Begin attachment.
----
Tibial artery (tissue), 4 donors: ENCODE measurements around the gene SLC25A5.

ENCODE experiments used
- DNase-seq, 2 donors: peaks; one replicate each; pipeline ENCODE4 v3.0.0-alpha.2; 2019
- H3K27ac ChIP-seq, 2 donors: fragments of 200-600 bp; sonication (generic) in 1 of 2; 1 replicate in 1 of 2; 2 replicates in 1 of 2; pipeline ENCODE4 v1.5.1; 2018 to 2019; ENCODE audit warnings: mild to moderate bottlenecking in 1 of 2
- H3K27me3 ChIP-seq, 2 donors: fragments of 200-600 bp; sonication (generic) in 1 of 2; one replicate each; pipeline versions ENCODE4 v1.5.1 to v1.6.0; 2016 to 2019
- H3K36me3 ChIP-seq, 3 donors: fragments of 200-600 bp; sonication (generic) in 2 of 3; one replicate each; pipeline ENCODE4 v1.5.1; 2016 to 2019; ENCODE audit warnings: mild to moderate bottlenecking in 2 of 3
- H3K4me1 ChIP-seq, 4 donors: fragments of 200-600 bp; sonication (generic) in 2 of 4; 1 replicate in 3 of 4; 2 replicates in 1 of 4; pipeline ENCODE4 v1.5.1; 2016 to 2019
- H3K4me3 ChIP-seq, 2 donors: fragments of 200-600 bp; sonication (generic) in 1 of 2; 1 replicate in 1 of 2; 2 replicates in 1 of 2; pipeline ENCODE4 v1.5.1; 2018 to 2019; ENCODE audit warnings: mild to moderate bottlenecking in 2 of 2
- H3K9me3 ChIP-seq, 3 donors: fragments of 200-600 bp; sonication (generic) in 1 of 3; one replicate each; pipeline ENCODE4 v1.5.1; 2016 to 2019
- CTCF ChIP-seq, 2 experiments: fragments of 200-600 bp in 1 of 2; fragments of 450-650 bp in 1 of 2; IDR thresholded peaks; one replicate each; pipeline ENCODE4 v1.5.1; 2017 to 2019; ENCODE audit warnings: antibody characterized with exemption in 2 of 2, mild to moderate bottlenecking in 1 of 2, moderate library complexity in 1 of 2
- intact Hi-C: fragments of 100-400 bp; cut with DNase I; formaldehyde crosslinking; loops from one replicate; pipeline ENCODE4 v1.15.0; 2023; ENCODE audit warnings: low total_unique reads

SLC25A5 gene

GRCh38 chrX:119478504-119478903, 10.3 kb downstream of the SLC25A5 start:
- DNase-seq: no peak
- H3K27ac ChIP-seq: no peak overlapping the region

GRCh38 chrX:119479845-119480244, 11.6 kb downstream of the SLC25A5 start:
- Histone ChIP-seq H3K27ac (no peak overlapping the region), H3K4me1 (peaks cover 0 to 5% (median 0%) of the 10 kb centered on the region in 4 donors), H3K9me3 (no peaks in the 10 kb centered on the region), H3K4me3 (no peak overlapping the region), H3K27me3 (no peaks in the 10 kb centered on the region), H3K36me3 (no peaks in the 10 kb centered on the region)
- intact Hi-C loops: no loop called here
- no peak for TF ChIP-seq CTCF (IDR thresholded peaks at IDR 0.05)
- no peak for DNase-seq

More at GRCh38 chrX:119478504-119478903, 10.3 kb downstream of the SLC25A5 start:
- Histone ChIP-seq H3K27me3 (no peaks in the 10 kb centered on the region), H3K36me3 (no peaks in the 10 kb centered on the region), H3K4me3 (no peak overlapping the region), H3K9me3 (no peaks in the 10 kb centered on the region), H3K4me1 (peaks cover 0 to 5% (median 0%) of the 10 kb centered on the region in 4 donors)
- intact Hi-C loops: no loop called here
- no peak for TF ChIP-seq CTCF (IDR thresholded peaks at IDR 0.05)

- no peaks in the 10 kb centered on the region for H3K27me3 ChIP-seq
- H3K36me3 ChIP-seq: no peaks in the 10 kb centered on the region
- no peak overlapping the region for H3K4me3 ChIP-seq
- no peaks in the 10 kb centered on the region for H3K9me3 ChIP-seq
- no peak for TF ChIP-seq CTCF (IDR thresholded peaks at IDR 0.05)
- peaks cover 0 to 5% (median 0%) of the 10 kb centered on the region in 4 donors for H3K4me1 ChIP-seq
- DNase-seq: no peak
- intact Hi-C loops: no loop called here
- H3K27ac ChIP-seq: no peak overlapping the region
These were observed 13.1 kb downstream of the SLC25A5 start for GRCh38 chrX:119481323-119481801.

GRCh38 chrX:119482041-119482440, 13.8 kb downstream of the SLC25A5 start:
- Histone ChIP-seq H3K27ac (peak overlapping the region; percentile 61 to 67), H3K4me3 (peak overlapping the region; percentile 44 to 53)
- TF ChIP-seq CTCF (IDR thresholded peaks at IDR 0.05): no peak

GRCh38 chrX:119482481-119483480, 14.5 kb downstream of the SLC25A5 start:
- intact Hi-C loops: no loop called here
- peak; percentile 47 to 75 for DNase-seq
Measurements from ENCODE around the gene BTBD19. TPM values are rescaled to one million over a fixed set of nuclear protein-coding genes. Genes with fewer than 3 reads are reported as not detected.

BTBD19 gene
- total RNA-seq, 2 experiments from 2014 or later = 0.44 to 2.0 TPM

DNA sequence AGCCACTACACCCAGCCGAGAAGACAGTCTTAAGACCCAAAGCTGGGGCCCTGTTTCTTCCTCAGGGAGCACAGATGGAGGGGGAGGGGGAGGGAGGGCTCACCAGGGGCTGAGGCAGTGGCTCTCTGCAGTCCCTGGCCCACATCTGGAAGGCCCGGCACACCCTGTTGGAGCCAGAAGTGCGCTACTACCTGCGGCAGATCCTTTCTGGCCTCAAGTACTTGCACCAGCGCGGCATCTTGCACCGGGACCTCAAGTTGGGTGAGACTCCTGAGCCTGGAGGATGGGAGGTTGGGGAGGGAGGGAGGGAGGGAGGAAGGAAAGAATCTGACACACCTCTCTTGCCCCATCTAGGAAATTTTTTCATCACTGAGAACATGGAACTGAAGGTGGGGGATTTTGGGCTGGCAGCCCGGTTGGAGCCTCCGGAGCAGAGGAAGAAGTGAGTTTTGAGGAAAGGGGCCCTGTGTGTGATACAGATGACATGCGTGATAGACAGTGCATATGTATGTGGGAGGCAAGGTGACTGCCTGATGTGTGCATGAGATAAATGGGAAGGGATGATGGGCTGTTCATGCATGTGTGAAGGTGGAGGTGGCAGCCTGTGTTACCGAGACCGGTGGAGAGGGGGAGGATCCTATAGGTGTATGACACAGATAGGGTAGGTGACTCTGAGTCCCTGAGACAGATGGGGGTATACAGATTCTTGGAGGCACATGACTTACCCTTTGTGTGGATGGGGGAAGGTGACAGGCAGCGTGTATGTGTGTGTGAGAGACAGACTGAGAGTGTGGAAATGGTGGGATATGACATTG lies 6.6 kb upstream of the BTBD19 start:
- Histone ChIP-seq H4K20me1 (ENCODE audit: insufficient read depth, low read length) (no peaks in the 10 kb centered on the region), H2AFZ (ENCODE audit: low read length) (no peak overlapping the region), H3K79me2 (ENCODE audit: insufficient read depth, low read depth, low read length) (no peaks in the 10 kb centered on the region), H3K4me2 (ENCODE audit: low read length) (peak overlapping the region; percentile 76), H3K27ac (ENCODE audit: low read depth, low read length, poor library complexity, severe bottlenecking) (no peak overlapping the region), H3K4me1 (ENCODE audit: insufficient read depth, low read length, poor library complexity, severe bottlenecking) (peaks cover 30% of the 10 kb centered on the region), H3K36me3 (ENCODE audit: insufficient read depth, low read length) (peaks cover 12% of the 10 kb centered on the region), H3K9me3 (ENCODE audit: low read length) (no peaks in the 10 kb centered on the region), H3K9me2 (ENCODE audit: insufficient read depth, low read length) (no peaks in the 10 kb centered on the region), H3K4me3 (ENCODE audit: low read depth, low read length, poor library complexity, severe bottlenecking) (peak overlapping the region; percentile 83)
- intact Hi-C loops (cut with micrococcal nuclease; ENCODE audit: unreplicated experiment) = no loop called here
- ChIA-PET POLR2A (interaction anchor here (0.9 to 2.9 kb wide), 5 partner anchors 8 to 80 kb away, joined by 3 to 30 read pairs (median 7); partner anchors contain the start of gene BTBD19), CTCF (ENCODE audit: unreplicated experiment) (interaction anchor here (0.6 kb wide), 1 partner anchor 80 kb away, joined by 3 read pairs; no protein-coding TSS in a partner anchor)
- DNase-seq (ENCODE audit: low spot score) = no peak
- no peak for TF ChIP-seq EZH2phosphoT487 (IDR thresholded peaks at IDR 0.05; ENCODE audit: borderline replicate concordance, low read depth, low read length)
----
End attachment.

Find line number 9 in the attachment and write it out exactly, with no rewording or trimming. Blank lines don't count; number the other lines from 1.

- H3K9me3 ChIP-seq, 3 donors: fragments of 200-600 bp; sonication (generic) in 1 of 3; one replicate each; pipeline ENCODE4 v1.5.1; 2016 to 2019